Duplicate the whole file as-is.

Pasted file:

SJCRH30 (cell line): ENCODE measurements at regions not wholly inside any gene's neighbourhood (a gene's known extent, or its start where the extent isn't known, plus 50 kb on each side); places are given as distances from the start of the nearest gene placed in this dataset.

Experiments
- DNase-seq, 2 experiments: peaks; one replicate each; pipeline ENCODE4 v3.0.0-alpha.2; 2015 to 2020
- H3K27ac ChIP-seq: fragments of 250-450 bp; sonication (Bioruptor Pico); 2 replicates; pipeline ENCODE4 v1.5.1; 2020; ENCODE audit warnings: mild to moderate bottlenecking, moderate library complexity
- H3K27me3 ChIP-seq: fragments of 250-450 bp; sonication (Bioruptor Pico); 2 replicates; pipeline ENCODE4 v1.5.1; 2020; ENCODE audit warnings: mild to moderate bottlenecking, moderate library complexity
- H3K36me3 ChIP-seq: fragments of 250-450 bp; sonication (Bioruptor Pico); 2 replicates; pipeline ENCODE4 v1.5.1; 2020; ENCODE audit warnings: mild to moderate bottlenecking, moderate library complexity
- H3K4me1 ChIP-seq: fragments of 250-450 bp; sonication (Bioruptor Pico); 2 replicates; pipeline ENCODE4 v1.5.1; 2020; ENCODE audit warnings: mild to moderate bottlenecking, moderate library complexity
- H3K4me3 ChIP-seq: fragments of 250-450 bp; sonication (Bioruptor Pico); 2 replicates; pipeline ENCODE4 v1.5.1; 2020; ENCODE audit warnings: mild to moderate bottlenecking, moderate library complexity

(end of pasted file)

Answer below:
SJCRH30 (cell line): ENCODE measurements at regions not wholly inside any gene's neighbourhood (a gene's known extent, or its start where the extent isn't known, plus 50 kb on each side); places are given as distances from the start of the nearest gene placed in this dataset.

Experiments
- DNase-seq, 2 experiments: peaks; one replicate each; pipeline ENCODE4 v3.0.0-alpha.2; 2015 to 2020
- H3K27ac ChIP-seq: fragments of 250-450 bp; sonication (Bioruptor Pico); 2 replicates; pipeline ENCODE4 v1.5.1; 2020; ENCODE audit warnings: mild to moderate bottlenecking, moderate library complexity
- H3K27me3 ChIP-seq: fragments of 250-450 bp; sonication (Bioruptor Pico); 2 replicates; pipeline ENCODE4 v1.5.1; 2020; ENCODE audit warnings: mild to moderate bottlenecking, moderate library complexity
- H3K36me3 ChIP-seq: fragments of 250-450 bp; sonication (Bioruptor Pico); 2 replicates; pipeline ENCODE4 v1.5.1; 2020; ENCODE audit warnings: mild to moderate bottlenecking, moderate library complexity
- H3K4me1 ChIP-seq: fragments of 250-450 bp; sonication (Bioruptor Pico); 2 replicates; pipeline ENCODE4 v1.5.1; 2020; ENCODE audit warnings: mild to moderate bottlenecking, moderate library complexity
- H3K4me3 ChIP-seq: fragments of 250-450 bp; sonication (Bioruptor Pico); 2 replicates; pipeline ENCODE4 v1.5.1; 2020; ENCODE audit warnings: mild to moderate bottlenecking, moderate library complexity